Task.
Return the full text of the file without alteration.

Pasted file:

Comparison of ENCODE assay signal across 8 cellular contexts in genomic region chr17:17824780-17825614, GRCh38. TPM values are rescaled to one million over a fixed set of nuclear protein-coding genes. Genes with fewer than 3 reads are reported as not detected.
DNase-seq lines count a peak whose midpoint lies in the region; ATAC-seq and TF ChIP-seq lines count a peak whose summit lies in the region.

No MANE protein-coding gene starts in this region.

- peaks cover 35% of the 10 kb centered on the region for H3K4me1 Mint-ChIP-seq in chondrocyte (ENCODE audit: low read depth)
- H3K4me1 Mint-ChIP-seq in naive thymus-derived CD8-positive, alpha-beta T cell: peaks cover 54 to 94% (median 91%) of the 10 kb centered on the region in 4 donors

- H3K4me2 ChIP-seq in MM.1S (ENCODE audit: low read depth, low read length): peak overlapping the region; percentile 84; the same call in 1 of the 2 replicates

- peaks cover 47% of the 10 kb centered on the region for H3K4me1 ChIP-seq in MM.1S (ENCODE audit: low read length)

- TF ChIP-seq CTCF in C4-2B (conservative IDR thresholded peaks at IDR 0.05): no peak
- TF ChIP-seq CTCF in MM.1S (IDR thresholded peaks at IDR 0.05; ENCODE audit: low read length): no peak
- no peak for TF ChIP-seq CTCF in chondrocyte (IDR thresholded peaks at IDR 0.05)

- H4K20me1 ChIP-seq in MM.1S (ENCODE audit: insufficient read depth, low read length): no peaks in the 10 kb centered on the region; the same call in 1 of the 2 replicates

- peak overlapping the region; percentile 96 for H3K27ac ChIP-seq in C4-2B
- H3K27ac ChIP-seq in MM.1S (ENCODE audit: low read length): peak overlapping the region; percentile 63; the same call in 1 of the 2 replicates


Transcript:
Comparison of ENCODE assay signal across 8 cellular contexts in genomic region chr17:17824780-17825614, GRCh38. TPM values are rescaled to one million over a fixed set of nuclear protein-coding genes. Genes with fewer than 3 reads are reported as not detected.
DNase-seq lines count a peak whose midpoint lies in the region; ATAC-seq and TF ChIP-seq lines count a peak whose summit lies in the region.

No MANE protein-coding gene starts in this region.

- peaks cover 35% of the 10 kb centered on the region for H3K4me1 Mint-ChIP-seq in chondrocyte (ENCODE audit: low read depth)
- H3K4me1 Mint-ChIP-seq in naive thymus-derived CD8-positive, alpha-beta T cell: peaks cover 54 to 94% (median 91%) of the 10 kb centered on the region in 4 donors

- H3K4me2 ChIP-seq in MM.1S (ENCODE audit: low read depth, low read length): peak overlapping the region; percentile 84; the same call in 1 of the 2 replicates

- peaks cover 47% of the 10 kb centered on the region for H3K4me1 ChIP-seq in MM.1S (ENCODE audit: low read length)

- TF ChIP-seq CTCF in C4-2B (conservative IDR thresholded peaks at IDR 0.05): no peak
- TF ChIP-seq CTCF in MM.1S (IDR thresholded peaks at IDR 0.05; ENCODE audit: low read length): no peak
- no peak for TF ChIP-seq CTCF in chondrocyte (IDR thresholded peaks at IDR 0.05)

- H4K20me1 ChIP-seq in MM.1S (ENCODE audit: insufficient read depth, low read length): no peaks in the 10 kb centered on the region; the same call in 1 of the 2 replicates

- peak overlapping the region; percentile 96 for H3K27ac ChIP-seq in C4-2B
- H3K27ac ChIP-seq in MM.1S (ENCODE audit: low read length): peak overlapping the region; percentile 63; the same call in 1 of the 2 replicates